Pope Francis could wade into the American immigration debate during his visit to the U.S. in September, when he is expected to comment on a report on immigration detention centers by the U.S. Conference of Catholic Bishops. The 44-page report released Monday called for the government’s immigration detention system to be dismantled, arguing that the facilities “undermine families and harm children.”
Noting his past emphasis on immigrant rights, the bishops are predicting that Francis will highlight the issue on his visit, including in his address a joint meeting of Congress. "All of this is something that is close to his heart, and I'm sure he will say something about it," said Bishop Nicholas DiMarzio of Brooklyn, New York, in comments reported by the Associated Press on Tuesday.
Since his ascension to the papacy in 2013, Francis has made a point of addressing global inequality and condemning what he describes as the “policies of self-interest.” The first Latin American pope has also been vocal on the plight of undocumented immigrants, including those entering the U.S. from Mexico. In a message delivered to the Mexico-Holy See Colloquium on Migration and Development last summer, the pontiff drew attention to the dangers faced by migrant children crossing the border and condemned the “racist and xenophobic attitudes” they often face.
Francis has more recently thrown his support behind immigration advocates in the U.S., sending a personal letter praising the efforts of an Arizona Catholic group for assisting immigrants along the border and advocating for more humane immigration legislation. “These young people, who have come to learn how to strive against the propagation of stereotypes, from people who only see in immigration a source of illegality, social conflict and violence,” Francis wrote.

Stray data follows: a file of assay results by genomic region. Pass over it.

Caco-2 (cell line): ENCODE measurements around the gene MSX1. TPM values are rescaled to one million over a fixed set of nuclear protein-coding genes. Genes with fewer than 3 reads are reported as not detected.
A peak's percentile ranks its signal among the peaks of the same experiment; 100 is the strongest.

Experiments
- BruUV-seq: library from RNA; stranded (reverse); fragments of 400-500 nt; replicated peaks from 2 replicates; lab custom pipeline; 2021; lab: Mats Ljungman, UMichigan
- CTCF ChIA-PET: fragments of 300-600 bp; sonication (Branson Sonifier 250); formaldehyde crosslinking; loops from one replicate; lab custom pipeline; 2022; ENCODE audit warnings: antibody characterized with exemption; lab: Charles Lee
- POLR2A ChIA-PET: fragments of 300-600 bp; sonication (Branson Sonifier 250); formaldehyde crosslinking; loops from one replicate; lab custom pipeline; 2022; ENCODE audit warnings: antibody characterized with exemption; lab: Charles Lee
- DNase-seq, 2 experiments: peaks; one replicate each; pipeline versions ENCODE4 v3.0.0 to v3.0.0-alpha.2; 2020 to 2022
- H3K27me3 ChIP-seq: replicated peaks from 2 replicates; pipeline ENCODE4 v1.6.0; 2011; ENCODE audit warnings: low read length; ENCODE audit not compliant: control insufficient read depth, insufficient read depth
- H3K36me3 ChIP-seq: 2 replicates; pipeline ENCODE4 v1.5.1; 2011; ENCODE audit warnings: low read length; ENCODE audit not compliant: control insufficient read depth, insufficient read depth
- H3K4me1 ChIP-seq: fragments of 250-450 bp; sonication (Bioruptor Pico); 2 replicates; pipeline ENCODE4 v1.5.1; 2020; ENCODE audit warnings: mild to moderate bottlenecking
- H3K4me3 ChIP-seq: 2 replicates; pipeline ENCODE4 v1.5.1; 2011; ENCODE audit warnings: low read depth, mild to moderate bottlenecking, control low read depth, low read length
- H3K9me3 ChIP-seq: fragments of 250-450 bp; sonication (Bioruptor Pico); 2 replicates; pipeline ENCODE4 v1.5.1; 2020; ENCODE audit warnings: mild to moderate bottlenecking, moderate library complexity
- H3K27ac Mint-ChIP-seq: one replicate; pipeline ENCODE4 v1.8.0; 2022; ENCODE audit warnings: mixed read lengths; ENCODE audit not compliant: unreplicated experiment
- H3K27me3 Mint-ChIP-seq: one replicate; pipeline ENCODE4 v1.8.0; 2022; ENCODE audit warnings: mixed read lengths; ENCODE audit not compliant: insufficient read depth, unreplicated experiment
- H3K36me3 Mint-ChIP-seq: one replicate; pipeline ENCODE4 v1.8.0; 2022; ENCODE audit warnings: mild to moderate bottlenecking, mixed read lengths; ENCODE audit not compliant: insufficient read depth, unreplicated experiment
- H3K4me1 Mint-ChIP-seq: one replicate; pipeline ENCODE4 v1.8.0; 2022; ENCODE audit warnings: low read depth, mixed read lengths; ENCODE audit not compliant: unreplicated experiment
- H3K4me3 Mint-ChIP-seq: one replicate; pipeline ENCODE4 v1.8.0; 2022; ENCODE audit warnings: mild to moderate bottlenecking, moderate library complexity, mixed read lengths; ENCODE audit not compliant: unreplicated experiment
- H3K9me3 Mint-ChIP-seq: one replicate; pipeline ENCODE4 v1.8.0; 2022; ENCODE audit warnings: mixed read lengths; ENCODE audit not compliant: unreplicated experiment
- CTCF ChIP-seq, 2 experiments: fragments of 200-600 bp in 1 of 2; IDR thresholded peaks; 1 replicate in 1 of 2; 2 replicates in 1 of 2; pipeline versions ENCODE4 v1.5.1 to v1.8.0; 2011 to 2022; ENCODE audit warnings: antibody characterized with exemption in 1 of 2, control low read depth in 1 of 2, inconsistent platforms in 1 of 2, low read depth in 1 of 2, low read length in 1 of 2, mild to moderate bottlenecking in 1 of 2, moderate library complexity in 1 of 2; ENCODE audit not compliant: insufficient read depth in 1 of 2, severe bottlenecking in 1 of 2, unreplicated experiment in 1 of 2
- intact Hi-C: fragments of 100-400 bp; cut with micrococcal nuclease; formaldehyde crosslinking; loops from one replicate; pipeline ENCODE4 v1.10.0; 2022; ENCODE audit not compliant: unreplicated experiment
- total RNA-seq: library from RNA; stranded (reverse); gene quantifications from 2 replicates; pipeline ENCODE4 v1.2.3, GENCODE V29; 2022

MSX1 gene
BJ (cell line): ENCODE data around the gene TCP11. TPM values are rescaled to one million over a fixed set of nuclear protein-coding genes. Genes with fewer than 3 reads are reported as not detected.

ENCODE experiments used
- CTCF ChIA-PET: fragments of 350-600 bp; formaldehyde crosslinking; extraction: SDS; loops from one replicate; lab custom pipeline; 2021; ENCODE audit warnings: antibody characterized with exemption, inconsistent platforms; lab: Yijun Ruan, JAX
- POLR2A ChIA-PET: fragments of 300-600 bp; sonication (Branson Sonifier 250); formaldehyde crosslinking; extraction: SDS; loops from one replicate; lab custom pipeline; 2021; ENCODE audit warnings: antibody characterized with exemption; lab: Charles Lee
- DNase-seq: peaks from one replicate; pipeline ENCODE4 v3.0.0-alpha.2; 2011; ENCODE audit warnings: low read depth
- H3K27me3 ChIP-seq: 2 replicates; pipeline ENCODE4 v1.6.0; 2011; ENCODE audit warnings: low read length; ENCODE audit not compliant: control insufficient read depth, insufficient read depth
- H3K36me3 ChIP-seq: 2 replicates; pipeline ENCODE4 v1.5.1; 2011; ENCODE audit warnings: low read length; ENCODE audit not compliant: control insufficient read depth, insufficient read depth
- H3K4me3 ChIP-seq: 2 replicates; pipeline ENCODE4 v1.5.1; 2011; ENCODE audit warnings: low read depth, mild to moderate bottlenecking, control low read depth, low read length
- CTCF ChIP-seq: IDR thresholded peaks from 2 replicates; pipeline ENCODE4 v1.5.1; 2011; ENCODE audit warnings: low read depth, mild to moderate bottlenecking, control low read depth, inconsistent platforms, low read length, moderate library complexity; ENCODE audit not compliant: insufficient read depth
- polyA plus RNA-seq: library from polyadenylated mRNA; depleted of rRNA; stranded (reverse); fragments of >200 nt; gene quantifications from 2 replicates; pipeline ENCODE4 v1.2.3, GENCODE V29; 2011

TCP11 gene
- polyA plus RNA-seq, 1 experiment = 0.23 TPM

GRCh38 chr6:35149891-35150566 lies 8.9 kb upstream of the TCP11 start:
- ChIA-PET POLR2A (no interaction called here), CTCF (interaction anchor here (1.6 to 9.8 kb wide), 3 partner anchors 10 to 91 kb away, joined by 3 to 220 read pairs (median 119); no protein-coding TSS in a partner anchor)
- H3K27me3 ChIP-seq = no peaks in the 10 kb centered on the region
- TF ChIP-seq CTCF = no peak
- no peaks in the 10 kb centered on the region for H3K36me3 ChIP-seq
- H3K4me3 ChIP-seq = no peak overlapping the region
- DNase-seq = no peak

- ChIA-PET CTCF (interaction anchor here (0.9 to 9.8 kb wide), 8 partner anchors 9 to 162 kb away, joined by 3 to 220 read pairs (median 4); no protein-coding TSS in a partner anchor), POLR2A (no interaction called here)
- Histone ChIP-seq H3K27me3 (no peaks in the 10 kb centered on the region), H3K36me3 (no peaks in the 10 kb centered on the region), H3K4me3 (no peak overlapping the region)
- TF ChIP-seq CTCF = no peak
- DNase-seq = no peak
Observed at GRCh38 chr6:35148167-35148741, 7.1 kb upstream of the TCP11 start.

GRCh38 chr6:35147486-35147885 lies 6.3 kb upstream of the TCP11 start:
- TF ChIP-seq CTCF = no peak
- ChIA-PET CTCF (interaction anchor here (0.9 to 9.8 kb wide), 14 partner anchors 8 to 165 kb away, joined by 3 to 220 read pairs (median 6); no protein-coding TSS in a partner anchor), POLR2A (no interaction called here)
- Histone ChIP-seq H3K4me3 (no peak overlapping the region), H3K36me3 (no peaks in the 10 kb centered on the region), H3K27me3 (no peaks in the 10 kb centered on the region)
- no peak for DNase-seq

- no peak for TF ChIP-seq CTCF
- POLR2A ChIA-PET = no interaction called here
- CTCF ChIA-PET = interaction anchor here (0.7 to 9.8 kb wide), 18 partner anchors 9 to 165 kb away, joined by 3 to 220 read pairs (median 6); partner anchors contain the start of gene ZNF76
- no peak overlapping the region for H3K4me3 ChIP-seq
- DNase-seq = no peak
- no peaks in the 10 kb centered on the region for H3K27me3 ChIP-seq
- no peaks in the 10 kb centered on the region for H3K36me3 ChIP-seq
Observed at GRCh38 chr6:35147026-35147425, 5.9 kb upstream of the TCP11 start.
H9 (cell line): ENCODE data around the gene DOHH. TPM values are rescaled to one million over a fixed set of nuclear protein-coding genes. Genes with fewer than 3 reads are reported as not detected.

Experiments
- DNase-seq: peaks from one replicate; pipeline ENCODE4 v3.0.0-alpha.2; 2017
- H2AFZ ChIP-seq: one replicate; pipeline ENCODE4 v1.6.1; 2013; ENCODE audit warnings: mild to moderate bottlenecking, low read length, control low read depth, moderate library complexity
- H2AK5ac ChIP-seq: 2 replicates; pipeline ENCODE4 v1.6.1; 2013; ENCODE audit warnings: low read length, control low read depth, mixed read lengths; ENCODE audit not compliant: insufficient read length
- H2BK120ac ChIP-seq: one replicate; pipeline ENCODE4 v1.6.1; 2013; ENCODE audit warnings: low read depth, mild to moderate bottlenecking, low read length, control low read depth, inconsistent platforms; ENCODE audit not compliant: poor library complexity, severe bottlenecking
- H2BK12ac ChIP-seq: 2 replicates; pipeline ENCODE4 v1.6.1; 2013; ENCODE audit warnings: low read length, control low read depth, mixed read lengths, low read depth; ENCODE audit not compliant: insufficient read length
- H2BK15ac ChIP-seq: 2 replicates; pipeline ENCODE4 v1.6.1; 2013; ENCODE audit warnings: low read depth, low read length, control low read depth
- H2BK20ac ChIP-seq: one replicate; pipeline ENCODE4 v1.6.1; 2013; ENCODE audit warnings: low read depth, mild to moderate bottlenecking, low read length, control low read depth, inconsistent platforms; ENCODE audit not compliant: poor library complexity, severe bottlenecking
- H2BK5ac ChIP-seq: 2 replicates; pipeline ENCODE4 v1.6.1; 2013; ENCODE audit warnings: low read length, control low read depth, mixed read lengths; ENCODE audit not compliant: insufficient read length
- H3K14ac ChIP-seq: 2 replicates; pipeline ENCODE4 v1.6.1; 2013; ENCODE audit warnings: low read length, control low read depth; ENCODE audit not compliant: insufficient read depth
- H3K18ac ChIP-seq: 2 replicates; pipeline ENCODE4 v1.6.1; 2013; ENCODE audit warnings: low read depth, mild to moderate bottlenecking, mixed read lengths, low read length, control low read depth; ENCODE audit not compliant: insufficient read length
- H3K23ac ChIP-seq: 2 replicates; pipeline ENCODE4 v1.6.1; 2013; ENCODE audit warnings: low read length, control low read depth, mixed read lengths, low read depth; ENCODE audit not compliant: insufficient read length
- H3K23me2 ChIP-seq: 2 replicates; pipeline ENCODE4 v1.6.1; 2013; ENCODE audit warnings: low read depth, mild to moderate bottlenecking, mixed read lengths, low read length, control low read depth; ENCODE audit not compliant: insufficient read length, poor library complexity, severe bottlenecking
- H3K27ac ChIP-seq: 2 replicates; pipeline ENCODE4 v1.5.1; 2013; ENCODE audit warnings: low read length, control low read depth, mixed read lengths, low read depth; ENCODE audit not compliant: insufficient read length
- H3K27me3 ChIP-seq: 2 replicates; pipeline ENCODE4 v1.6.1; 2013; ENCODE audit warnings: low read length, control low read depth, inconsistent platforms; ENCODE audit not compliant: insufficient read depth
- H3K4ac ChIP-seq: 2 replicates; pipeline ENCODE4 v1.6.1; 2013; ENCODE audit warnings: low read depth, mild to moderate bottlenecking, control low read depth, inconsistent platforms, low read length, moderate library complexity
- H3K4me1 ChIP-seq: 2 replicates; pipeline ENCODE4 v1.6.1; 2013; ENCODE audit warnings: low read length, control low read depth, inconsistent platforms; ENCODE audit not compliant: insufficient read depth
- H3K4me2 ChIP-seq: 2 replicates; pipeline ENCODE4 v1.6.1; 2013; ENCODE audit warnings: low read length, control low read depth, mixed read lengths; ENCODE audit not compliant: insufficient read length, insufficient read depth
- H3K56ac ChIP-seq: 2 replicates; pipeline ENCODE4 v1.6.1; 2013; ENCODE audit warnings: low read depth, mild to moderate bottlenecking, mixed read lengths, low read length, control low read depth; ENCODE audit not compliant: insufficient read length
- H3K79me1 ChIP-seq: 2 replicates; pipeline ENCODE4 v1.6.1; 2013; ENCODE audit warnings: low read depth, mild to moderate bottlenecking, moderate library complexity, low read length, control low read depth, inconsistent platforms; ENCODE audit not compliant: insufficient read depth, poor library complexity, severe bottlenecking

The Catholic Church has been a vocal supporter of recent efforts to pass comprehensive immigration reform in the U.S. Among the findings of the newly released report by the Conference of Catholic Bishops was the need for alternatives to the current system of immigration detention, which houses tens of thousands of immigrants in prison-like conditions that the report said cause psychological trauma along with being inhumane and ineffective.
"From a moral standpoint this is unacceptable," Bishop Eusebio Elizondo, auxiliary bishop of Seattle and chairman of the Bishops' Committee on Migration, told the AP. "The current practice of family detention must end. As a nation we must do better."